In the follow-up to his bestselling book Radical, pastor and author David Platt expands and expounds upon the need of the church-at-large to seek more than just the “Christian spin on the American dream.” In Radical Together, Platt calls for churches to “sacrifice good things in the church in order to experience the great things of God.”
In this quick though challenging read, Platt begins by asking questions that some church boards would be reticent to answer:
Platt asserts that everything in the life of the church should be set on the table and openly discussed regarding its merit in light of the world’s need to hear the gospel.
Much of Radical Together is an extension of Radical, but expanded to call the church toward radical living as a community of believers. As such, living intentionally as mission-minded is an overarching aspect of the book. Noting “out of more than eleven thousand people groups in the world, more than six thousand of them are still unreached,” Platt encourages churches to take mission trips, to take the gospel “to the ends of the earth.”
The severe contrast between the first world and the third world is often not thoroughly grasped until someone has experienced it for themselves. Still, many are hesitant to take a mission trip for a variety of reasons that, in the end, seem self-serving. Platt presses, “Is it possible for church people to be so focused on personal comforts and so fearful of the potential cost that they virtually forget the purpose of God among all the peoples of the world?”
While I found the first chapter to be the most engaging and challenging, Platt also covers how the gospel, though it frees us from work, is also what allows us to work. He then details how the word of God is always enough, how the right church may actually be filled with the wrong people, and how Christians should live and long for the end of the world. He closes with a look at our self-centeredness and how this plays out in our church lives.
On the whole, the book asks the reader to prayerfully and honestly assess themselves and their church in light of Jesus’ great commission. ”We are to be selfless followers of a self-centered God. But the problem is that we often reverse this in the church.” Our egos and our fallen nature contribute to the easy, oft-unnoticed slide from faithful follower to comfortable Christian, one who’s more apt to stay wrapped in that cocoon of comfort than to travel halfway around the globe to talk to someone about the amazing grace of Jesus.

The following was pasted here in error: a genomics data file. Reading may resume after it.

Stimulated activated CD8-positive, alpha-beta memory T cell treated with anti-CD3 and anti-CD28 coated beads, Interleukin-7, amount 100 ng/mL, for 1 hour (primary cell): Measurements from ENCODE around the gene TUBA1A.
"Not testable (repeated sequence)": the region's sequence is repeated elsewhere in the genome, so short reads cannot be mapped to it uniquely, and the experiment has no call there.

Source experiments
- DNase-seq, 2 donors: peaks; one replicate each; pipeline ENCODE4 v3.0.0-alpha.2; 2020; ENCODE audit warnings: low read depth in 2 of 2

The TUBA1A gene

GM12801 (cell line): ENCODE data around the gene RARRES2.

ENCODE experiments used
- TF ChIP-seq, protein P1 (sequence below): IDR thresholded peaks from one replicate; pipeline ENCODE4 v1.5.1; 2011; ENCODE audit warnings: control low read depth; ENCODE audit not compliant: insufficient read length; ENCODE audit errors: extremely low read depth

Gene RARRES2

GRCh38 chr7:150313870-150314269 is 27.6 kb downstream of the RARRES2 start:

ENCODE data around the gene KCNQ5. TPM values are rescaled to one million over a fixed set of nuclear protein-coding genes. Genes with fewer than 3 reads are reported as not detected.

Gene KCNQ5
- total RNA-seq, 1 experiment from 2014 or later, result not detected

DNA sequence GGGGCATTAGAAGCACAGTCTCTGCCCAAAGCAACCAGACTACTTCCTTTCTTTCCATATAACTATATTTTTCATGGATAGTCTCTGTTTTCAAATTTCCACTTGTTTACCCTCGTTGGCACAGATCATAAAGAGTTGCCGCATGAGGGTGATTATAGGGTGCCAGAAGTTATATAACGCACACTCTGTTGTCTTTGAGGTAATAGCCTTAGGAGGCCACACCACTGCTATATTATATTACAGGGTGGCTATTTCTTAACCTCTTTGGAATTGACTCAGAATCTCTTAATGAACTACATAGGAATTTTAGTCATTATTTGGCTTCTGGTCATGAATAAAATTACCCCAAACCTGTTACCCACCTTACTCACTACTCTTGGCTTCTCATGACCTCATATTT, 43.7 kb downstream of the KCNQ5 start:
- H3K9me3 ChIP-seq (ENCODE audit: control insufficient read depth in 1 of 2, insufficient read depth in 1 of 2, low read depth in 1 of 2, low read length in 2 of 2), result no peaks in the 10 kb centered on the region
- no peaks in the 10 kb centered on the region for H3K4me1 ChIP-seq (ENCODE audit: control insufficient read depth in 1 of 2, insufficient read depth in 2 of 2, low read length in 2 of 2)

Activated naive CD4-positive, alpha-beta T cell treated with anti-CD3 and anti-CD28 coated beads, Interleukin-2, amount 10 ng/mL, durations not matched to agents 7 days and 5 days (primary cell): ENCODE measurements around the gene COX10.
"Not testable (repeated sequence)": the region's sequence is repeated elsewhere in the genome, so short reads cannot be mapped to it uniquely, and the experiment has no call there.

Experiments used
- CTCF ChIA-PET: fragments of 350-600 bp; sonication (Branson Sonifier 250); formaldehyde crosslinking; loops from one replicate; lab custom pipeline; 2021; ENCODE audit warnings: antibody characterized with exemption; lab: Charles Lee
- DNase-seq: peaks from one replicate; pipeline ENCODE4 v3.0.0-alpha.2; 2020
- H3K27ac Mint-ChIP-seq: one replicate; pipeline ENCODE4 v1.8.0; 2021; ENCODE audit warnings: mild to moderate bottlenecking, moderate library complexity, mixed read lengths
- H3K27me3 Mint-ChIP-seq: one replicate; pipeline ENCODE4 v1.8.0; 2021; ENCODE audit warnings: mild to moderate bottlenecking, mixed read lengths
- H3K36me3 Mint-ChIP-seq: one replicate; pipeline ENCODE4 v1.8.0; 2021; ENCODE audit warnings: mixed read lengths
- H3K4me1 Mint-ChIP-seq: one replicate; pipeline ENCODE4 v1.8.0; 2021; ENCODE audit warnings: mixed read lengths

Consumed by work, by family, or by church obligations (which can all be good things), we are lulled into believing that this is all God may have for us, yet Radical Together reminds us of what the Bible tells us is so: that there is work to do to spread the gospel to all people, and God accomplishes that work through those that are willing to sacrifice. Maybe we believe the challenge is too large, our church is too small, or our faith is too weak. Yet each of these false beliefs are preoccupied with us instead of with God, for whom nothing is impossible.
Who would benefit most from reading Radical Together?
In light of the challenges presented by Radical Together, may we echo Platt’s prayer for himself and make it our own: ”Lord, let me make a difference for you that is utterly disproportionate to who I am.”
This review was based on a review copy provided by the publisher, Multnomah Books. Radical Together was released on April 19, 2011.
Originally posted on November 8, 2011.